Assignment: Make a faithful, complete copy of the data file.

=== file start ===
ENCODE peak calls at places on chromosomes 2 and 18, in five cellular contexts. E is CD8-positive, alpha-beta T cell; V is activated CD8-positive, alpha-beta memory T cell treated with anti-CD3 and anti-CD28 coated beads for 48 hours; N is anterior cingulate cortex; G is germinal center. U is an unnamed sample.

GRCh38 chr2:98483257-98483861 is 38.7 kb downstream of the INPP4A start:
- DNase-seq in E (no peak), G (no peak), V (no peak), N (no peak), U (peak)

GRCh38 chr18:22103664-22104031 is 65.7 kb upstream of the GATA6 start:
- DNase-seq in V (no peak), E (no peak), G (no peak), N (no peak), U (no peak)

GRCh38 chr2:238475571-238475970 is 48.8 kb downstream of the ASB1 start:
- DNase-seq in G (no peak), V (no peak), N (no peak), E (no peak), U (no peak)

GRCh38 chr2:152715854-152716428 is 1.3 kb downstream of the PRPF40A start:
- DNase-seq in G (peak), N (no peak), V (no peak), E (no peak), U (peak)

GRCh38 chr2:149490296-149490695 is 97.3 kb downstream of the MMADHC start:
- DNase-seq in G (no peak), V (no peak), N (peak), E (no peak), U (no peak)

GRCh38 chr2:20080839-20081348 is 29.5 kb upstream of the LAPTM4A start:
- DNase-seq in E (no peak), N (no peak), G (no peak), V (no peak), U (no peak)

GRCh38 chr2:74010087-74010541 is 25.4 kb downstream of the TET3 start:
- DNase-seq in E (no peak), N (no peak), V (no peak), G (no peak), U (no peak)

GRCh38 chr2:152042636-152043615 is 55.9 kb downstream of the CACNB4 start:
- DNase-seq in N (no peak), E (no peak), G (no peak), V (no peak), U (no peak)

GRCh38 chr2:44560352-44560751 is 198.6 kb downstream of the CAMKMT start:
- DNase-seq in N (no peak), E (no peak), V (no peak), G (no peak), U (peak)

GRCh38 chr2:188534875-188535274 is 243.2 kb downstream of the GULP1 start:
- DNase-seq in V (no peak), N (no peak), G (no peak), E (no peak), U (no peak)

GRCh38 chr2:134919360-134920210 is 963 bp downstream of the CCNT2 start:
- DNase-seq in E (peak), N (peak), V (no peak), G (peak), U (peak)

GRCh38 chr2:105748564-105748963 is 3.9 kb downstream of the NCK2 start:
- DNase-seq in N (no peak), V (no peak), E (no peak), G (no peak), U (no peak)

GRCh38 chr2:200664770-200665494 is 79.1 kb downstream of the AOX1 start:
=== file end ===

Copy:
ENCODE peak calls at places on chromosomes 2 and 18, in five cellular contexts. E is CD8-positive, alpha-beta T cell; V is activated CD8-positive, alpha-beta memory T cell treated with anti-CD3 and anti-CD28 coated beads for 48 hours; N is anterior cingulate cortex; G is germinal center. U is an unnamed sample.

GRCh38 chr2:98483257-98483861 is 38.7 kb downstream of the INPP4A start:
- DNase-seq in E (no peak), G (no peak), V (no peak), N (no peak), U (peak)

GRCh38 chr18:22103664-22104031 is 65.7 kb upstream of the GATA6 start:
- DNase-seq in V (no peak), E (no peak), G (no peak), N (no peak), U (no peak)

GRCh38 chr2:238475571-238475970 is 48.8 kb downstream of the ASB1 start:
- DNase-seq in G (no peak), V (no peak), N (no peak), E (no peak), U (no peak)

GRCh38 chr2:152715854-152716428 is 1.3 kb downstream of the PRPF40A start:
- DNase-seq in G (peak), N (no peak), V (no peak), E (no peak), U (peak)

GRCh38 chr2:149490296-149490695 is 97.3 kb downstream of the MMADHC start:
- DNase-seq in G (no peak), V (no peak), N (peak), E (no peak), U (no peak)

GRCh38 chr2:20080839-20081348 is 29.5 kb upstream of the LAPTM4A start:
- DNase-seq in E (no peak), N (no peak), G (no peak), V (no peak), U (no peak)

GRCh38 chr2:74010087-74010541 is 25.4 kb downstream of the TET3 start:
- DNase-seq in E (no peak), N (no peak), V (no peak), G (no peak), U (no peak)

GRCh38 chr2:152042636-152043615 is 55.9 kb downstream of the CACNB4 start:
- DNase-seq in N (no peak), E (no peak), G (no peak), V (no peak), U (no peak)

GRCh38 chr2:44560352-44560751 is 198.6 kb downstream of the CAMKMT start:
- DNase-seq in N (no peak), E (no peak), V (no peak), G (no peak), U (peak)

GRCh38 chr2:188534875-188535274 is 243.2 kb downstream of the GULP1 start:
- DNase-seq in V (no peak), N (no peak), G (no peak), E (no peak), U (no peak)

GRCh38 chr2:134919360-134920210 is 963 bp downstream of the CCNT2 start:
- DNase-seq in E (peak), N (peak), V (no peak), G (peak), U (peak)

GRCh38 chr2:105748564-105748963 is 3.9 kb downstream of the NCK2 start:
- DNase-seq in N (no peak), V (no peak), E (no peak), G (no peak), U (no peak)

GRCh38 chr2:200664770-200665494 is 79.1 kb downstream of the AOX1 start: